The Norwegian currency is “Kroner”, which is sometimes mistranslated into “crowns” in English. But whatever we call our money, cash is no longer king in Norway, and almost all establishments accept debit cards.
It is still a good idea to have a bit of cash on you, though, and you need Norwegian currency to get by - foreign currency is rarely accepted.
You will find cash machines everywhere in towns and cities, and in most rural areas there will at least be one place where you can withdraw money, such as a kiosk or a petrol station.
Post offices and some grocery shops or supermarkets do not accept foreign credit cards, although they happily take debit cards.
Visa and MasterCard are the most commonly accepted credit cards, with far fewer accepting Amex or Diners. If in doubt, ask before shopping.
Many people think Norway is an expensive country, and to an extent they’re entirely correct, but chances are they haven’t really tried to save money. You can certainly experience Norway without blowing your entire savings account and maxing out all your credit cards: There are plenty of tips and tricks you can turn to in order to be frugal and still enjoy yourself in Norway.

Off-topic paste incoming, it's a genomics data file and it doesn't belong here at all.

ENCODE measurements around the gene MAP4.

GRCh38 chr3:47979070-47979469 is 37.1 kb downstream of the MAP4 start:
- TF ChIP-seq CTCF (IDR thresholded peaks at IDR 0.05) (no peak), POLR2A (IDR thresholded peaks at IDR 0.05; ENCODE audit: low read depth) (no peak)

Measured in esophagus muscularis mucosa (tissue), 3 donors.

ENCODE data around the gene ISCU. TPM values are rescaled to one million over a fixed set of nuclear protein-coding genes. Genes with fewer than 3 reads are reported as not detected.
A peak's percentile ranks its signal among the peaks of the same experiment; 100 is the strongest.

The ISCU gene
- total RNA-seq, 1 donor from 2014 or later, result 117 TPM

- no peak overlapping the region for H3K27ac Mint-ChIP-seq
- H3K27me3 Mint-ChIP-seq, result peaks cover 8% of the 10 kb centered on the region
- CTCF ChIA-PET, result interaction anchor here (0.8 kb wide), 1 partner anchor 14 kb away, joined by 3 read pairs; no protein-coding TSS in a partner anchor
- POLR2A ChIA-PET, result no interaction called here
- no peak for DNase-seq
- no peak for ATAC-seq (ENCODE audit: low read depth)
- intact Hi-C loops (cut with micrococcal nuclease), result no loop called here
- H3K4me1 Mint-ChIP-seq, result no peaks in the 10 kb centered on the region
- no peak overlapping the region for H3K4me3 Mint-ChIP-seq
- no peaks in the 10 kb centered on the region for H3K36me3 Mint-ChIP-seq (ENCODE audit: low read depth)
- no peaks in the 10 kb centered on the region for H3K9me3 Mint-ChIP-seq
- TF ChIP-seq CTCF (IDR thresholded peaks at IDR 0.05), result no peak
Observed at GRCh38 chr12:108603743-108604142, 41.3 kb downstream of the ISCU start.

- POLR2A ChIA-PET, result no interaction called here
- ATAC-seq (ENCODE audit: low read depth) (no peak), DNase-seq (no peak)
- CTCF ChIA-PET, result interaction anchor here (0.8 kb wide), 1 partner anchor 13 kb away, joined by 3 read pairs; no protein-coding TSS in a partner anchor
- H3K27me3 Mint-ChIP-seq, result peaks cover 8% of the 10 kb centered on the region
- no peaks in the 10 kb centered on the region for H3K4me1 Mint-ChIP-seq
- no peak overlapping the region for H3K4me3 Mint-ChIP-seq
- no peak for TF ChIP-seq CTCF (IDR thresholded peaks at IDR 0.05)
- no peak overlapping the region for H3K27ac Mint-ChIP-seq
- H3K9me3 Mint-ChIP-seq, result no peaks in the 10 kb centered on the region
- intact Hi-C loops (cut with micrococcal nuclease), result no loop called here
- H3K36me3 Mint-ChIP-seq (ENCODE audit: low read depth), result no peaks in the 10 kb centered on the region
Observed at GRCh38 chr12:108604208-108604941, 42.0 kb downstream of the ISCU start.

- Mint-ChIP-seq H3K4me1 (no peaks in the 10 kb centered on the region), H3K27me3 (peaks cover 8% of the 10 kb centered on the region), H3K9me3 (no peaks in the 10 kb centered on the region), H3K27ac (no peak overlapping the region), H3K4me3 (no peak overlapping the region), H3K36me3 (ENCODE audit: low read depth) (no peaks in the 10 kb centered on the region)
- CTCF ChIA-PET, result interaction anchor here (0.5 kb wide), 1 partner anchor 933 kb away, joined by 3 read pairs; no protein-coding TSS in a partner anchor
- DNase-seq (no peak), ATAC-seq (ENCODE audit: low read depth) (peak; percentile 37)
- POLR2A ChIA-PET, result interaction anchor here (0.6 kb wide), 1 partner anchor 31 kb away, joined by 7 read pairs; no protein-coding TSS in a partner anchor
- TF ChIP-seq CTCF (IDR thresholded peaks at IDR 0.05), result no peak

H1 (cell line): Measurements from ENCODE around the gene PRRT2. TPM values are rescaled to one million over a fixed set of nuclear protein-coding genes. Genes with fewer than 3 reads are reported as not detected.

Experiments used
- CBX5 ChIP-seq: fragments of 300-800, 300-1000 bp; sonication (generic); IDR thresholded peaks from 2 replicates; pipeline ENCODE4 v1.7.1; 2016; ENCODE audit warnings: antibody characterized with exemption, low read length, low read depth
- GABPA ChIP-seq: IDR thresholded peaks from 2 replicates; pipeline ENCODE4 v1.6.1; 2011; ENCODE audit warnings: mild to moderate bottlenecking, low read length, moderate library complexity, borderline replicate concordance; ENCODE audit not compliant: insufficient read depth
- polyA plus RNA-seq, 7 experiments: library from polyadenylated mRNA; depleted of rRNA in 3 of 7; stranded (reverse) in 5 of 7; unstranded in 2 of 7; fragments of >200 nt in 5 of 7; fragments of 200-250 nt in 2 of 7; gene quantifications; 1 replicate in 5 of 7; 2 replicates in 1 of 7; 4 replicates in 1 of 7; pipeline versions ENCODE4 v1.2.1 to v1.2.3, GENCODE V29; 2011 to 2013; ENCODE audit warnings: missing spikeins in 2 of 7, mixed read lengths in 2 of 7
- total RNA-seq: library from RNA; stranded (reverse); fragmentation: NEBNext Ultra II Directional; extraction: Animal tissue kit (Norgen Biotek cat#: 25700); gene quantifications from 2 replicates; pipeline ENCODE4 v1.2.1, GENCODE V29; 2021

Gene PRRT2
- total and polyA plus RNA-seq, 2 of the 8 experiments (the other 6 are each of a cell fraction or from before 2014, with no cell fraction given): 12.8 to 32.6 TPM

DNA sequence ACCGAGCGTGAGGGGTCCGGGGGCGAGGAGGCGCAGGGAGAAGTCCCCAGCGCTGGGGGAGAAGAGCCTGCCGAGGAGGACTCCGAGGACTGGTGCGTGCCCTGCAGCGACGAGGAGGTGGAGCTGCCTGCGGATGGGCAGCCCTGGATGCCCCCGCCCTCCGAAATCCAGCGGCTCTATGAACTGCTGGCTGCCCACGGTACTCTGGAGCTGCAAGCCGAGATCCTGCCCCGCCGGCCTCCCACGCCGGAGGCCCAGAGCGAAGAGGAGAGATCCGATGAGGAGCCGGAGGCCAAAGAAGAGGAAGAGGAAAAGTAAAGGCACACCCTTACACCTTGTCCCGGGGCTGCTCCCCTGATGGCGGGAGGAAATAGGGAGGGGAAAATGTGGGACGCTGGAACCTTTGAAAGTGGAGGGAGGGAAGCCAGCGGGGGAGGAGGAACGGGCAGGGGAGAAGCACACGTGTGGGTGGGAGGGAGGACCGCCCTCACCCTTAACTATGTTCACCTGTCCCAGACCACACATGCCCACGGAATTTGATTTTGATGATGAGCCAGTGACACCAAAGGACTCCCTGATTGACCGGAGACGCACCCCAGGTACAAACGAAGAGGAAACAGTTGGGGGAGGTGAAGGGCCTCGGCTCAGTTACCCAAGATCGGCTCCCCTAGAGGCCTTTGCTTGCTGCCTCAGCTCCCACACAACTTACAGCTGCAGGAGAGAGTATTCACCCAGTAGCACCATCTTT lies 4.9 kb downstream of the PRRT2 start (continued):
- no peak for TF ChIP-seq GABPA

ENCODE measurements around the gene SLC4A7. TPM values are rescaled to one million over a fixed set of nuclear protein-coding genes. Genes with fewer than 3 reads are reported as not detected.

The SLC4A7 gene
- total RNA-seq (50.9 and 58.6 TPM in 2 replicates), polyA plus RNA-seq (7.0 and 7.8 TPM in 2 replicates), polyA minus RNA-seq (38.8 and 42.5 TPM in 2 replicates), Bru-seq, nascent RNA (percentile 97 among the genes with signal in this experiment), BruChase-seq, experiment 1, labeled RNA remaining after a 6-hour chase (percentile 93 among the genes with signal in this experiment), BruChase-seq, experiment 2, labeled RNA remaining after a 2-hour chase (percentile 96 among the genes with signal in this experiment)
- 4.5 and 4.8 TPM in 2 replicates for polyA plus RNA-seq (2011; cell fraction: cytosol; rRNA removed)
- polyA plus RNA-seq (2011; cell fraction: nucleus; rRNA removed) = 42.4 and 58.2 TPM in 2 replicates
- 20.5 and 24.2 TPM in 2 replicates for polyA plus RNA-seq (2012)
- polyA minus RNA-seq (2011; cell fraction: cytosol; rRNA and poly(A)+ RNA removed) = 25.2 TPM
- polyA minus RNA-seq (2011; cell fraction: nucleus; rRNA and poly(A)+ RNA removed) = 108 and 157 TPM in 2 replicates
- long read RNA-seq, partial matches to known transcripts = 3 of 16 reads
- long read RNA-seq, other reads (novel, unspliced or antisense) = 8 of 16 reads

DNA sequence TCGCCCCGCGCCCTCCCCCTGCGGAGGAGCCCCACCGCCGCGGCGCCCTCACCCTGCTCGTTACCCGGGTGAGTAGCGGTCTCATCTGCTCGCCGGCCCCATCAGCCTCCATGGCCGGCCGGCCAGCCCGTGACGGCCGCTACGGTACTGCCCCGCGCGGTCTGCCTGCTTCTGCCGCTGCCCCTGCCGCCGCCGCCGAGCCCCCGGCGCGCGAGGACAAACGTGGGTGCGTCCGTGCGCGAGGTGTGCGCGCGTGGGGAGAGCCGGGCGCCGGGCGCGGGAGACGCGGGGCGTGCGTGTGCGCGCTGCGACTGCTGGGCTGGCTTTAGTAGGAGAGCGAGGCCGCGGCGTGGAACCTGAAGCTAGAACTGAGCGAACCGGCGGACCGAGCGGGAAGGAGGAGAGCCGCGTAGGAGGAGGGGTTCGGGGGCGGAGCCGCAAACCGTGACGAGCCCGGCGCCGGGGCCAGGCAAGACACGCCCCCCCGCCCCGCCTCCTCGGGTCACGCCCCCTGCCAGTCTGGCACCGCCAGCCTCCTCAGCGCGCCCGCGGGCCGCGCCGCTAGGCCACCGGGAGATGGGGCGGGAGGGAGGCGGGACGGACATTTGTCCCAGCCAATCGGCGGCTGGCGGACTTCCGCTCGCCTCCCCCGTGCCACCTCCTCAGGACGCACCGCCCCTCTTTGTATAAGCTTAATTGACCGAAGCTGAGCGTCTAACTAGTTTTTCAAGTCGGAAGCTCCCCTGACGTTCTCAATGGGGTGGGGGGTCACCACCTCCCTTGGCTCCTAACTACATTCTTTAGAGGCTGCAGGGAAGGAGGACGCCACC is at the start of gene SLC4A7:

Planning your trip well helps you get what you want and find the experiences you wish for, without risking your hard-earned days off. And if you don't know what you want, we're happy to help you find some ideas.
We want you to be happy in Norway, and enjoy your time here as much as you possibly can. Happy guests come back, and before you know it we have made friends for life. Makes sense, then, to share our best tips to make your stay a good one.